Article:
Hypothetically speaking though, if Ball State had won the MAC Championship last week, then they still wouldn't have made the 8 team tournament despite being 13-0. Oklahoma and Florida are both going to play 14 total games this year. With the conference championship having more of an emphasis, out of conference games wouldn't really be needed. So, if you took away 2 out of conference games(nearly everyone plays an FBS school which is pretty much an automatic win so that would be easy to get rid of and then it's just getting rid of one other game on the schedule) and add the 16 team tournment, then the most possible games played by any teams is 15. That's only one more than the current setup and that would only be for the two teams playing for the National Championship. Everyone that doesn't make the tournament would most likely play 10-11 games and then there would still be some bowl games for the good teams that didn't make the tournmanent.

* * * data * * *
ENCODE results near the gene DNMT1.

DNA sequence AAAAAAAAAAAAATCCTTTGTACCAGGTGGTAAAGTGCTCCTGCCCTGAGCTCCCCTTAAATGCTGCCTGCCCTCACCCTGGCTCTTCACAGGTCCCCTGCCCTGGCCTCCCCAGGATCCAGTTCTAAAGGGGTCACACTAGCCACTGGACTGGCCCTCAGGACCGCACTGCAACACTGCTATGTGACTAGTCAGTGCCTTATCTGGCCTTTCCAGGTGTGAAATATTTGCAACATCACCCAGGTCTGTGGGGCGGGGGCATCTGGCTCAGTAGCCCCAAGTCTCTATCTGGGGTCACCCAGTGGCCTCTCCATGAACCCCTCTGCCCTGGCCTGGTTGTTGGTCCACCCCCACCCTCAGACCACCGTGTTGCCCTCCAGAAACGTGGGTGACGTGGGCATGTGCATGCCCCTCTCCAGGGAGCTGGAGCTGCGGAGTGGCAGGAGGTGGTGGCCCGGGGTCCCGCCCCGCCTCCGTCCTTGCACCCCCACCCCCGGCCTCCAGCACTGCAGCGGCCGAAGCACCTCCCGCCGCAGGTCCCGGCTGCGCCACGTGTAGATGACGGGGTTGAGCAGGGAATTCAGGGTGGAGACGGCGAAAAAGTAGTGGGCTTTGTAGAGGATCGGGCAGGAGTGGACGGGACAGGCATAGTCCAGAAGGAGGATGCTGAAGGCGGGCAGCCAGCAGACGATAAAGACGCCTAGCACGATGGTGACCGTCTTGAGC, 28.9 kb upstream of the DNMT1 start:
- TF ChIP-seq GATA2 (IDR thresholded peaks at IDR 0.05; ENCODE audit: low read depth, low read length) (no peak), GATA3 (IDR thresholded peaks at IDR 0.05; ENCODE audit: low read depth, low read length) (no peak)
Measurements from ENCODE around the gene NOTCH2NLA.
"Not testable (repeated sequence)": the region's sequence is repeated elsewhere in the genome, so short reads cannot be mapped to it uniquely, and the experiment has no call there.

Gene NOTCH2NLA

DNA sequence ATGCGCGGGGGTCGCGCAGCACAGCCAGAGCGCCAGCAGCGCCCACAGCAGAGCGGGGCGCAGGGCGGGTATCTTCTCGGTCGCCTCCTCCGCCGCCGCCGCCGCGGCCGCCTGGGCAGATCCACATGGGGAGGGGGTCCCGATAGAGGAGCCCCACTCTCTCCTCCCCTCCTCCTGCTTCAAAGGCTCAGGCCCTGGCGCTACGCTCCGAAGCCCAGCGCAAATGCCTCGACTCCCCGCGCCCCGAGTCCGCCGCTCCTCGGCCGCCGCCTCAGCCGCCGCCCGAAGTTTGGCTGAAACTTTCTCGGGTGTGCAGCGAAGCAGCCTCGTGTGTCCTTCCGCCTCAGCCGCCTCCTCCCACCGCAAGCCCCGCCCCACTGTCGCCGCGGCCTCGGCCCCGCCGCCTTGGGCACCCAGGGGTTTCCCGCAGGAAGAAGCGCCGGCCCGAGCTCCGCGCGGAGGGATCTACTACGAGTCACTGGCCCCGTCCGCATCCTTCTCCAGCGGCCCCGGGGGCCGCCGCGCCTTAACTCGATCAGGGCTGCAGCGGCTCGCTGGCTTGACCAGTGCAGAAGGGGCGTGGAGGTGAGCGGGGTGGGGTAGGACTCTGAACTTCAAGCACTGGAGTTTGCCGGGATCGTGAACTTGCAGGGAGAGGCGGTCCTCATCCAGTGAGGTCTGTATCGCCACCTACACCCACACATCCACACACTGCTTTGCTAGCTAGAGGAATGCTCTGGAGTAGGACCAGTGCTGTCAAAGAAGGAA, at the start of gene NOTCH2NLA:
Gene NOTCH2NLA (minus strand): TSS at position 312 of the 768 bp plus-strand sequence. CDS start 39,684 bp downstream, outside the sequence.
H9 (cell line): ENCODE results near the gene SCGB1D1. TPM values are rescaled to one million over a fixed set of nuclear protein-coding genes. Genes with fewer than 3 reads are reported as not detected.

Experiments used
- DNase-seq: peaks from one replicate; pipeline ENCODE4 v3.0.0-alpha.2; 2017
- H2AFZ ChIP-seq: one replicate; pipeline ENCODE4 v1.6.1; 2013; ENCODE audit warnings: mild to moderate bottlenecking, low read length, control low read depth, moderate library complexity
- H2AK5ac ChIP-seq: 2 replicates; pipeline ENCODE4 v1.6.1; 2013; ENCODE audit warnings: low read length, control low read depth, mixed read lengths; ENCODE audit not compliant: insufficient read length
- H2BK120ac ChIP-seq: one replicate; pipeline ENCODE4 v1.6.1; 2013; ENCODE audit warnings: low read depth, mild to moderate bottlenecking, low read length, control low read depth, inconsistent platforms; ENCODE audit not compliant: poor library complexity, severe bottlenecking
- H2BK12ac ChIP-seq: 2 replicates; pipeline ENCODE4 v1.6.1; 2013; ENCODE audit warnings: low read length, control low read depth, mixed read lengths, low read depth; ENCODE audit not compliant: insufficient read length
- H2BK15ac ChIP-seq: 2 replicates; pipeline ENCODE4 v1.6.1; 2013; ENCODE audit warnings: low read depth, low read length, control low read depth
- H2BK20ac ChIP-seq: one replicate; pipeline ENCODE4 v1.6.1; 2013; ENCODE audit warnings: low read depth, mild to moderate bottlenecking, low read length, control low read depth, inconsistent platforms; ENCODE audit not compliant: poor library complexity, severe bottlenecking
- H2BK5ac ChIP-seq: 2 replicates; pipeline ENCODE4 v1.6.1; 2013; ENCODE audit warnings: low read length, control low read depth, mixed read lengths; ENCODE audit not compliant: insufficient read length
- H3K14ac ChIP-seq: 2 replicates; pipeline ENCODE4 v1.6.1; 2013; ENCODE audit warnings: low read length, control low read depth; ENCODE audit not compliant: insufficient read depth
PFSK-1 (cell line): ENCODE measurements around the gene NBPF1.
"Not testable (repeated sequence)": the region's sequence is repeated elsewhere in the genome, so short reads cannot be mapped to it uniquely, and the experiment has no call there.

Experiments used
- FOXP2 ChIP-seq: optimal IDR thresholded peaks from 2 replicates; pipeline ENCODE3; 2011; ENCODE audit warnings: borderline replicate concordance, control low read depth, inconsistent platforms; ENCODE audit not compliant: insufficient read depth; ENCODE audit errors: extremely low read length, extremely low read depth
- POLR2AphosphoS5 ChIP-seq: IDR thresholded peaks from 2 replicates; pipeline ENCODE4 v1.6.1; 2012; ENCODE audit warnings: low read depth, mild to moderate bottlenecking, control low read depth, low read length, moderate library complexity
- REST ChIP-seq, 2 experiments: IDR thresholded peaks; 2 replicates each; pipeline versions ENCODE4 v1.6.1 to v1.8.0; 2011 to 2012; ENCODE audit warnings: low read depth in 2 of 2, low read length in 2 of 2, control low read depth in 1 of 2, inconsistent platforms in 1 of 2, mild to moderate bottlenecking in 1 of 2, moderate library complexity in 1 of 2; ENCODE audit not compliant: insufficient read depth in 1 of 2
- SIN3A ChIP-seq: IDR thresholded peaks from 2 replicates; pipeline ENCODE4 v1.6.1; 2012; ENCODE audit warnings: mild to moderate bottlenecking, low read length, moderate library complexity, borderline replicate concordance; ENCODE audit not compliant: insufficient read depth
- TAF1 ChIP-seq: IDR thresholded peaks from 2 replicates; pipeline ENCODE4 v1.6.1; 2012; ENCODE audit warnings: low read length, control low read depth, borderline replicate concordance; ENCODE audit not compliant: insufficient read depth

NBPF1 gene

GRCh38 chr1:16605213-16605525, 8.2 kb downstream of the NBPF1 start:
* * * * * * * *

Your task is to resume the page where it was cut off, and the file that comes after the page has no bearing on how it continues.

jacory, I'd like you to go tell Boise State 2 years ago that they can't compete with the major conferences after they beat Oklahoma in the Fiesta Bowl. You can't predict how good a team is or how well they're coached just because they're from a small conference. Look at Davidson in basketball. Last time I checked, they were ranked in the top 25. Actually, I must be wrong about that, there's no way a team that's not in a power conference could possibly be good... Anyway, just by actually giving the smaller schools a shot at the title, there would allow more parity in college football and the smaller conferences would actually improve.

Also, a 16 team bracket(11 conference champs and 5 at-large) made from 120 teams would be confusing but a 65 team bracket made from 340 or so teams isn't? Right....
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Old 12-09-2008, 03:05 AM   #19
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Re: Presenting... the BCS Tournament

Originally Posted by firktaf